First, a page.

Is High MERV Rating Bad for Your AC? - A Comprehensive Guide

Using an air filter with a high MERV rating can damage your HVAC system if not used correctly. Learn how to choose an appropriate filter for your system.

Is High MERV Rating Bad for Your AC? - A Comprehensive Guide

Restricted airflow can decrease comfort, reduce energy use, and accelerate wear and tear on HVAC components. In particular, using an air filter with a MERV rating that is too high can damage the compressor, heat exchanger, and air conditioning coil. While the highest MERV ratings are the most effective for air quality, they can be detrimental to your HVAC system. If you want to remove more material from the air, you can use a filter with a different material.

The pores in these filters are much smaller, allowing the filter to trap more contaminants from the air stream, but it also adds more resistance. Higher MERV filters have greater resistance. Have you ever felt your lungs work harder when you wore a mask? Well, a filter with a MERV rating too high to handle will cause the lungs of the boiler or air conditioner to work too hard. A common result is that the engine wears out prematurely. Good luck with your decision to use superior MERV filters in the future.

Of course, they are not a bad thing. Reducing the amount of dirty particles in the air in your home is a very common request. It's only important to ensure that the rest of the system is configured to withstand the increased restriction created by filters. When washing an alcohol, you could very well be creating some strange and fun chemicals, unless you're just washing cotton. So, I would suggest using sunlight to disinfect them instead.

Even that could break the high Merv filters a bit and release unwanted, perhaps dangerous chemicals. De-gassing an activated carbon filter with high Merv content could be your best bet between you and any other exotic chemical action you have going on. These scales have different ranges than the MERV rating, but are generally measured based on similar factors. A MERV 13 filter is likely to help if the goal is to prevent droplets from passing through. In addition, a MERV 12 filter that is only 1 inch (one inch) thick is likely to be more restrictive than a 4 (four inch) thick MERV 12 filter. Offices have a variety of Merv filters and HVAC systems use Merv filters; in both cases, they don't use fiberglass.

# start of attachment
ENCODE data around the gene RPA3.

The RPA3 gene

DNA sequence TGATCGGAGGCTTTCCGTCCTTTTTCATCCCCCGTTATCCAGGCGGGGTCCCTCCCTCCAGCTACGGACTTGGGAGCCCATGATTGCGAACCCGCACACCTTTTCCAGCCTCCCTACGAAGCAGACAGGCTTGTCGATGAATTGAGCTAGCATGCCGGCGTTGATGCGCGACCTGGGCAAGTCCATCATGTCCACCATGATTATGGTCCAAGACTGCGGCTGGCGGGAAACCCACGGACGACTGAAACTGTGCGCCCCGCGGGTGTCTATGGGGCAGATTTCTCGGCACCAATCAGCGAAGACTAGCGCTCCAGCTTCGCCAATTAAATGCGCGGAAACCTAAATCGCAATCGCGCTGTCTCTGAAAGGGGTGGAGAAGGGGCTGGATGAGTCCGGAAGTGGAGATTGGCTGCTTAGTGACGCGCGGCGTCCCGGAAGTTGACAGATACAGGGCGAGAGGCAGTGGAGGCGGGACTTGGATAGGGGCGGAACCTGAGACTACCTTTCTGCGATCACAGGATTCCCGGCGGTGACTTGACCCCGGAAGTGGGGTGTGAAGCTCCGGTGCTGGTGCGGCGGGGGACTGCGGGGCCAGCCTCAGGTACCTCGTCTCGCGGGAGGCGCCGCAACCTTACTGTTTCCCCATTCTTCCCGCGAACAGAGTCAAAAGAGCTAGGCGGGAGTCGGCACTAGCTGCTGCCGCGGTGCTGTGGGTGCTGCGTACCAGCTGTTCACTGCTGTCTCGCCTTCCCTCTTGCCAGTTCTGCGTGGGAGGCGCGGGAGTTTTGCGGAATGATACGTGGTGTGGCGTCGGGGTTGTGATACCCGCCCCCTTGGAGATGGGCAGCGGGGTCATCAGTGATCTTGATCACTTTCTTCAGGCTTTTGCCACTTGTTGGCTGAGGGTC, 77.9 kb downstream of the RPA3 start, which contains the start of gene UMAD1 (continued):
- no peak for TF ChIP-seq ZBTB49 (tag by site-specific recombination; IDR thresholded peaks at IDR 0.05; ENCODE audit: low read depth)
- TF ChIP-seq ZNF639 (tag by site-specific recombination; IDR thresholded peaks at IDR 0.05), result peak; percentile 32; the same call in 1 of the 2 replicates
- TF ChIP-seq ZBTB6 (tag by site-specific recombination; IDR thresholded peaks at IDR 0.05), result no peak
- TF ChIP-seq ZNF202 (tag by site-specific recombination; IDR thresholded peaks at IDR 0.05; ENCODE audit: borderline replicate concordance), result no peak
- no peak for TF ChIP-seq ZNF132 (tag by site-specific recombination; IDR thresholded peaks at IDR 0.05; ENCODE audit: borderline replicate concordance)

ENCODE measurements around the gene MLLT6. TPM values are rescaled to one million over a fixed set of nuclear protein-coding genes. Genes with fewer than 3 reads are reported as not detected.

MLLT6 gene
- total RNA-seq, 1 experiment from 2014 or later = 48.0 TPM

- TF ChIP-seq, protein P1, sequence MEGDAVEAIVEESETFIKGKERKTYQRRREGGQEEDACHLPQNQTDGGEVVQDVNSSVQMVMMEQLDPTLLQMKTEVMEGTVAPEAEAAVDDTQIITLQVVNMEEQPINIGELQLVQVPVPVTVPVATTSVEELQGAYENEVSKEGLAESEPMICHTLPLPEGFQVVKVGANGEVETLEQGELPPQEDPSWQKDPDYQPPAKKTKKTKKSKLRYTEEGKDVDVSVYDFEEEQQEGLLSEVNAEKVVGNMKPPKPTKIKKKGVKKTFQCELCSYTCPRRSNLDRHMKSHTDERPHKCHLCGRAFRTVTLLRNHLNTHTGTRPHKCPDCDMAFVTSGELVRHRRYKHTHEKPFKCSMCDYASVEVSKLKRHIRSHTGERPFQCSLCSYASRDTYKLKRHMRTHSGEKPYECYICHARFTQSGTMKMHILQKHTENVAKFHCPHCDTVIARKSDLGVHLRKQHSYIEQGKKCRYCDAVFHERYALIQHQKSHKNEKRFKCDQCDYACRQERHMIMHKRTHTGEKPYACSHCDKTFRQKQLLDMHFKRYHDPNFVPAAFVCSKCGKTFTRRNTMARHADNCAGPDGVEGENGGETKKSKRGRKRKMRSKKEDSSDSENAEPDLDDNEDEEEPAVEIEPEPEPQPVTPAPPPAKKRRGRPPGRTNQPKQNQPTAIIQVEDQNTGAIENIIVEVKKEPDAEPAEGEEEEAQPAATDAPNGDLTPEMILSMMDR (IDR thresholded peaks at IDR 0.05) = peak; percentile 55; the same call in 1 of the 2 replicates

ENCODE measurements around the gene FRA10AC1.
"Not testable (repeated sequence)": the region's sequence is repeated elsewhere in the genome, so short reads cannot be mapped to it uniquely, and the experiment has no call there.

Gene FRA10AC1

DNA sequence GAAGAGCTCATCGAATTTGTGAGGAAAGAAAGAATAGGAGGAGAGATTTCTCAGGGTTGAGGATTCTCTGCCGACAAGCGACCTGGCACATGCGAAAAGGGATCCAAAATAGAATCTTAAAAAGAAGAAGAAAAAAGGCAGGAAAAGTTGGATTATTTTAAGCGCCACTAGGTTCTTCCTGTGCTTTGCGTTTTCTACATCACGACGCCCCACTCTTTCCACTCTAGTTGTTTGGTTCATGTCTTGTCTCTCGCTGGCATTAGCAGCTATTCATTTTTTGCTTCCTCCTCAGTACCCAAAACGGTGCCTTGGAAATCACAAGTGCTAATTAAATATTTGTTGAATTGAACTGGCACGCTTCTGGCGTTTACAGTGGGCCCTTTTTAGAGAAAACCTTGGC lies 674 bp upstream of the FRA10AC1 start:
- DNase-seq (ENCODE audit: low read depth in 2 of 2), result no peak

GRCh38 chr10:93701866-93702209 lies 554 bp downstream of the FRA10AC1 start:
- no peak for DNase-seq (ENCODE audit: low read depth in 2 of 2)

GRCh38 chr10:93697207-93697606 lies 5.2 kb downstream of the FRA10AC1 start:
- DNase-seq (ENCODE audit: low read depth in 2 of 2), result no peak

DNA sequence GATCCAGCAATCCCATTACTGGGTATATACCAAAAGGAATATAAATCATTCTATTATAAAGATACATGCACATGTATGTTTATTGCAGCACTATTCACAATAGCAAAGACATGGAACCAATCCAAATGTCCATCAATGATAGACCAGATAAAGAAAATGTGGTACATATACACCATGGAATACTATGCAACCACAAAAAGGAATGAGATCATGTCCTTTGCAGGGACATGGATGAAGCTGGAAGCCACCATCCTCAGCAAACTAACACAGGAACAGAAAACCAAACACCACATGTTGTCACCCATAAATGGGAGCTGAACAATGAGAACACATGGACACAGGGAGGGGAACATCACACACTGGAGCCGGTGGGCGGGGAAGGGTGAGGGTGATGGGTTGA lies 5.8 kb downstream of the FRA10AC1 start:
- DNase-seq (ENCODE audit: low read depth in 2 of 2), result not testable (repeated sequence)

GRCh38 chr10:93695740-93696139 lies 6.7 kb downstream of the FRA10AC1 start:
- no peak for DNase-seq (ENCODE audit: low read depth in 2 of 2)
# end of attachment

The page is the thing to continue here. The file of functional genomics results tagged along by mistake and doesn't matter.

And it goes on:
Finally, I say that peace of mind is priceless and that if they think that a high MERV filter would work for them, they should do so with the caveat that they must replace dirty filters frequently enough (26%), it can be a week or two, depending on the MERV index, the effective area of the filter and the amount of particles that enter your home. While you might automatically think that a higher MERV rating means a better air filter, that's not always the case. Filters with a MERV rating of 8 to 13 are usually high-end filters for domestic use or high-quality commercial filters. The highest MERV rating means that an air filter will capture the most dust, while the lowest rating means that the filter will capture the least amount of dust. While the air filter is designed to control the amount of unwanted air particles entering your home, your filter's MERV rating serves to show you which filter is best suited for your home. In 1987, the American Society of Heating, Refrigerating and Air Conditioning Engineers designed the MERV rating scale to provide a more accurate picture of an air filter's capabilities.

If the boiler's MERV rating is too high, it can force it to work too hard and be exposed to damage. In conclusion, it's important to remember that while higher MERV ratings are great for improving air quality in your home or office space, they can also cause damage to your HVAC system if not used correctly. Make sure you understand what type of filter you need for your system before making any decisions.

Tammy Spangenberg
Tammy Spangenberg

Amateur coffeeaholic. Subtly charming internet guru. Devoted twitter junkie. Hardcore social media specialist. Award-winning writer. Wannabe twitter aficionado.

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